Author Archives: deborahcfoulkes
As you may have seen in the news, York has been underwater and we, where we live have had a white knuckle few days and while it’s calm and dry for now, Storm Frank may just tip the river over the edge. But at our end of the river Ouse, everything has held steady and we’ve to count our blessings every day that the flood defenses have done what they were supposed to. But that’s right now and I want to look at my 2015.
After a hard 2013 and an even tougher 2014, this year for me has brought many blessings and I’m grateful for all of it. Those who were close know that during the end of 2013 I was struggling and by 2014 I’d descended into a near breakdown situation. Some events were caused by my own naive decisions and some by things that were out of my control. I walked into January this year with a new positive and feisty attitude and was ready to recover and get better and once I get it into my head to do something nothing stops me. With the help of family and friends, the recovery for me was a smooth one and part of the healing process was to focus on the writing.
I was working on the fourth Mina Book and playing around with a story on Matthew Hopkins at the start of the year. The new positive energy was driving both projects forward, but admittedly, my own self-confidence in my work took a little longer to catch up. Then by the middle of the year, I found someone who boosted it.
While doing a formatting project for David Baker the author, he told me about the editor he used. I’d been mulling around the idea for a while. Funds being the biggest issue, but then I took the plunge. Surely this guy would tell me if I was wasting my time.
John Hudspith has been one of the greatest investments I’ve ever made. He has near on finished editing The Mina Marley Chronicles: Micka and Me and has given constructive and positive feedback. This has given me the extra confidence knowing that I’m good enough and my next challenge in the coming year is self-promotion, which I admittedly am rubbish at.
I also started a fantasy epic which I’m writing with a new author and good friend Daniel Hinsley and I can honestly say I’m excited at the work we’ve already done and what there is left to do.
So 2016, I will be promoting a lot more, investing in signings and book fairs and getting the word out there that I’m around. I also will be sending Hopkins to John for editing once he’s done with Mina, which I’m sure he will love. Fingers crossed anyway.
My 2016 projects and releases will be Hopkins’ Last Witch, a fictional tale centred around the historical figures of Matthew Hopkins and John Stearne who in the 1640’s, during the Civil War, sent around 200 people in East Anglia to their deaths as witches. The story focuses on both Matthew and a fictional character Sinead Crowley accused of murdering her lover with witchcraft. I’m hoping that it will make people look at the events and character Hopkins a little differently.
Also I will be continuing to write the fantasy with Dan, which is based on the world where our seasons come from. It’s a coming of age tale of how one young man is thrust into power while he struggles with his own demons, while the once queen of Winter tries to find her own place in a world that no longer wants her.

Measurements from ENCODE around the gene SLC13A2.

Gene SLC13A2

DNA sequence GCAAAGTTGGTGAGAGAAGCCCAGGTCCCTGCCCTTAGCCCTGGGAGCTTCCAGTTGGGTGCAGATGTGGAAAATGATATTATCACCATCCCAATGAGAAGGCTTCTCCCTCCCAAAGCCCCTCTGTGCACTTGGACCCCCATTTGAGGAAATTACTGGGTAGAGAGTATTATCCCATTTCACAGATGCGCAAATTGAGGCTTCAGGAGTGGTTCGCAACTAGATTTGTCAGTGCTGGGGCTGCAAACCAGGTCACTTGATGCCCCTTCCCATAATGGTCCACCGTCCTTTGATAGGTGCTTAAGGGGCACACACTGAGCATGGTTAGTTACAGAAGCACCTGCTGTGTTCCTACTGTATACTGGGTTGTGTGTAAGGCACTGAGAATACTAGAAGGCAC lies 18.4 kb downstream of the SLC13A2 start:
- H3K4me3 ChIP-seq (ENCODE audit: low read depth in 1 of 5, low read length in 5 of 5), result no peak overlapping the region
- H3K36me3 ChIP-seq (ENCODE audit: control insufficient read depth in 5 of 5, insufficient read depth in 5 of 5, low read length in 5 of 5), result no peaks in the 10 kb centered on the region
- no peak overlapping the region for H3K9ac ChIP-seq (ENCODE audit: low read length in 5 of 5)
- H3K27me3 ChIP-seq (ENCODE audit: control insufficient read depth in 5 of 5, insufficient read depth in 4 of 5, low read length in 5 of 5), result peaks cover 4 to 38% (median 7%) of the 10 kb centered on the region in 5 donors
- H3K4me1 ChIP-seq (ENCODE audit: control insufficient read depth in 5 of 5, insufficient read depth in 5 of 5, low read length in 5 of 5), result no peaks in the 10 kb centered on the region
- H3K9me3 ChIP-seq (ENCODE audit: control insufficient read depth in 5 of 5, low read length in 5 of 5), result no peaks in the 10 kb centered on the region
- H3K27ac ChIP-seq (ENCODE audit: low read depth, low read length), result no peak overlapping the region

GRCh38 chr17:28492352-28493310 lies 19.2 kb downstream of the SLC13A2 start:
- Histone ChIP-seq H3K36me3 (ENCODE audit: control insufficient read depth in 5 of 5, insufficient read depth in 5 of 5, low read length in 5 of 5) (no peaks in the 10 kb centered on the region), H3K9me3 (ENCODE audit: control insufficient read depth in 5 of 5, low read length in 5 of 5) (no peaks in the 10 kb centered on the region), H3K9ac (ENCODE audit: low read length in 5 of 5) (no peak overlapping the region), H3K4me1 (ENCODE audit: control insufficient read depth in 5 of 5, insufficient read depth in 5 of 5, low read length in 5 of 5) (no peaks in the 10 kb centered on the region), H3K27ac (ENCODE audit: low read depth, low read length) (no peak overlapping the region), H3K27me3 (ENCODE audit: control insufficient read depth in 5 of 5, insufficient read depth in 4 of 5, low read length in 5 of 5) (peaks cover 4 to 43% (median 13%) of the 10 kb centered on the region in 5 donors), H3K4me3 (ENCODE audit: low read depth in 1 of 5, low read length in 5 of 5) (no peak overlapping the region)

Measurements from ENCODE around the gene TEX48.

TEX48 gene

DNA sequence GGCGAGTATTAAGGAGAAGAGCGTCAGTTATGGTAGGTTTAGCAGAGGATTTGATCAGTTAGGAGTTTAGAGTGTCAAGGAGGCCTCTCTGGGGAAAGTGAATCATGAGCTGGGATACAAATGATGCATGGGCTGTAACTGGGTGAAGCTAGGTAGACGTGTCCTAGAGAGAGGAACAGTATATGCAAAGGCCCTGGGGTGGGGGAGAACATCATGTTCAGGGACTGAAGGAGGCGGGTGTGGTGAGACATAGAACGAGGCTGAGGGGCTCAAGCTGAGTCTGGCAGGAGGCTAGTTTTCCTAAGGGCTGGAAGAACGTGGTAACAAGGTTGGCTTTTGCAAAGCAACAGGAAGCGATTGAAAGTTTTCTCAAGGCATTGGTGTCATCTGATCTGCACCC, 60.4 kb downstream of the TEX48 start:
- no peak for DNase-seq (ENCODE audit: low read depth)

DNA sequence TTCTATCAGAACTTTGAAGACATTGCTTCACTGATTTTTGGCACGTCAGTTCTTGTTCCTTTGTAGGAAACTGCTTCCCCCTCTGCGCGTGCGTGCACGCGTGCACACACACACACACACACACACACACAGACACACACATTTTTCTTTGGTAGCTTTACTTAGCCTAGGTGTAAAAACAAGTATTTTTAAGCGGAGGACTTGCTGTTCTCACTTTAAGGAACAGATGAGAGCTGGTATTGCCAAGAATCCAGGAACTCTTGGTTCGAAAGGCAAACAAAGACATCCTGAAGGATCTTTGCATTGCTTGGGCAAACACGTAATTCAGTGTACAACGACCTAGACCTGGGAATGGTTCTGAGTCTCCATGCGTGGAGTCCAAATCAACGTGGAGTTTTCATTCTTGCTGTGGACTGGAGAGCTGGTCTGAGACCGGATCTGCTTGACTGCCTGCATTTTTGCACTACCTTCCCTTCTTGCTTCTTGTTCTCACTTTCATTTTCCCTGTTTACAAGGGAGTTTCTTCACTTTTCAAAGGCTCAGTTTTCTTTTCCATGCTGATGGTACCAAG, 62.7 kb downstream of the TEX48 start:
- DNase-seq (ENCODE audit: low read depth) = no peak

Then there’s the final Mina Marley book, which promises to be an explosive and surprising ending to a series that I’ve loved. It’s a bittersweet goodbye, but I’ve loved every moment with them all in Supton.
So that’s my goal for next year and I must say I’m looking forward to some serious writing and meeting some amazing people. So once again thank you all for your support and I will see you on the other side.
Apart from writing, I’ve managed to squeeze in some reading and some from writers that I’d not read before. So my seasonal blog focus’ on my favourite reads of 2015.
The first one is Kate Quinn’s Mistress of Rome, because it’s one of the last that I’ve read. This was one of those books that I couldn’t put down from the first page.
Another I thoroughly enjoyed was by MJ Logue The Smoke of her Burning. My initial interest was peaked when I found out that the story was based around the battle at Selby during the English Civil War. Then I got to know the author and was asked to read it pre-release. It had all the elements of a good story. Humour, tension and bloody good characters.
Conn Iggulden’s War of the Rose series was one that I started this year. Already starting book two, Iggulden’s writing just brings history and characters alive.
Praetorian is another good read by SJ Turney. I love his Marius Mules series, but I think I loved this a little more. The characters were great and believable, with a lot of action. It’s definitely a book to get your teeth into.
Ben Kane is one of my favourite authors and I enjoyed his 2015 release Eagles at War. Reading this, Kane had created characters that left me torn between which character’s side I stood on. I love them both equally and both being on opposing ends left me conflicted. I can’t wait to read the next installment and find out where it takes me.
And finally there’s Stephen Lloyd Jones’ The String Diaries and Written in the Blood. I was recommended both and very much like Kate Quinn’s, I couldn’t stop reading this. The story centred around a family and their curse of being chased by an ancient shapeshifting race. From the very first page it’s fast paced and breathtaking. I loved both books and can’t wait to see if he writes a third.